The Asia Pacific Economic Cooperation (APEC) forum, whose 21 members account for nearly half of world trade, is saying "no" to India and a slew of other countries that want to join, for now.
Expansion of the grouping is being delayed, at least until 2010, according to a draft of a statement to be released by APEC leaders this weekend.
"No new members," Japanese Ministry of Foreign Affairs spokesman Mitsuo Sakaba said when asked.
The decision leaves pending membership requests from a dozen countries including India, Mongolia and Colombia. The backlog is due in part to a 10-year moratorium on new members APEC imposed in 1997 that was supposed to expire this year.
The draft leaders' statement did not say if the moratorium would be formally extended. The leaders could decide to change the terms at their weekend meeting. The fact that the paragraph on expansion in the draft was enclosed in brackets means that officials were still wrangling over the wording.
"We agreed to review the issue of membership in 2010/2011/2012," the bracketed text said.
The new members were being put off because the group, in the draft's words, does not want expansion to slow momentum toward "regional integration and open economies."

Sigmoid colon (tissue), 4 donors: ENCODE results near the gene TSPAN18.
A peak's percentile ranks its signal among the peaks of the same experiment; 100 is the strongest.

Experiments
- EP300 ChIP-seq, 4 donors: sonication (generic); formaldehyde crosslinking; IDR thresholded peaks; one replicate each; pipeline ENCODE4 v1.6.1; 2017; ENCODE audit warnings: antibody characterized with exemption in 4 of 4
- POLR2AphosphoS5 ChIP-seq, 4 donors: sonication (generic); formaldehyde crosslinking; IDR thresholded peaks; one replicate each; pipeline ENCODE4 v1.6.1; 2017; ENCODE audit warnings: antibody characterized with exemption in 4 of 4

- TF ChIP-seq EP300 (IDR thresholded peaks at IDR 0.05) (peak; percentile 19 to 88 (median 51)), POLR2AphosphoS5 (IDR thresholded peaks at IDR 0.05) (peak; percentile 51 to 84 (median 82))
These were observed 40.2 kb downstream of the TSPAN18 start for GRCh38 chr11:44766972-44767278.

But the delay also comes from APEC's complicated politics, diplomats and officials said. The group has tried to strike a balance between rich and poor members, Asian and American ones.
India's presence would be a big boost for the Asian camp and its bid is supported by the US. If India is admitted, Pakistan and Sri Lanka would want in too.
Food, product safety
The APEC members are trying to map out a more robust approach to strengthening the region's food and product safety standards as ministers from the 21-member bloc opened their annual meeting yesterday.
The measure is among a number of initiatives outlined in a draft declaration prepared for the meeting of trade and foreign ministers from the APEC forum ahead of their leaders' summit at the weekend.
"We agreed on the need to develop a more robust approach to strengthening food and consumer product safety standards and practices in the region, using scientific risk-based approaches, and without necessarily compromising trade," the draft declaration says.
(China Daily September 6, 2007)